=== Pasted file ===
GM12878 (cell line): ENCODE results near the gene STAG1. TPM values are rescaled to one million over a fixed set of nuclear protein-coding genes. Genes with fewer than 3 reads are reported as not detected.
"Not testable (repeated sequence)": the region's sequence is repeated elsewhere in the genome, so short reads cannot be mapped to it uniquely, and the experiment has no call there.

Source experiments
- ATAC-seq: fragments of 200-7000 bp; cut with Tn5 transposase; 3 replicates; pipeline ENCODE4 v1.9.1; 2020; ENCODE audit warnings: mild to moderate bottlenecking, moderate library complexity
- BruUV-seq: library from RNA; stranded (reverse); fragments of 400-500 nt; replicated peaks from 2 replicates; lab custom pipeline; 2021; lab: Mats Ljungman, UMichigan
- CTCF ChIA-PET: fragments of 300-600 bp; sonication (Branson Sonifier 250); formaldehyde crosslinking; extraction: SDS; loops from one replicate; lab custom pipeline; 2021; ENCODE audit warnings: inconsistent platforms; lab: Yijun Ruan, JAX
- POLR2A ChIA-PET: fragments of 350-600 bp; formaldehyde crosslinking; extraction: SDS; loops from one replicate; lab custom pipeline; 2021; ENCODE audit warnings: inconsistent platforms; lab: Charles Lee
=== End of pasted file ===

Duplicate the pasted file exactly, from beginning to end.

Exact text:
GM12878 (cell line): ENCODE results near the gene STAG1. TPM values are rescaled to one million over a fixed set of nuclear protein-coding genes. Genes with fewer than 3 reads are reported as not detected.
"Not testable (repeated sequence)": the region's sequence is repeated elsewhere in the genome, so short reads cannot be mapped to it uniquely, and the experiment has no call there.

Source experiments
- ATAC-seq: fragments of 200-7000 bp; cut with Tn5 transposase; 3 replicates; pipeline ENCODE4 v1.9.1; 2020; ENCODE audit warnings: mild to moderate bottlenecking, moderate library complexity
- BruUV-seq: library from RNA; stranded (reverse); fragments of 400-500 nt; replicated peaks from 2 replicates; lab custom pipeline; 2021; lab: Mats Ljungman, UMichigan
- CTCF ChIA-PET: fragments of 300-600 bp; sonication (Branson Sonifier 250); formaldehyde crosslinking; extraction: SDS; loops from one replicate; lab custom pipeline; 2021; ENCODE audit warnings: inconsistent platforms; lab: Yijun Ruan, JAX
- POLR2A ChIA-PET: fragments of 350-600 bp; formaldehyde crosslinking; extraction: SDS; loops from one replicate; lab custom pipeline; 2021; ENCODE audit warnings: inconsistent platforms; lab: Charles Lee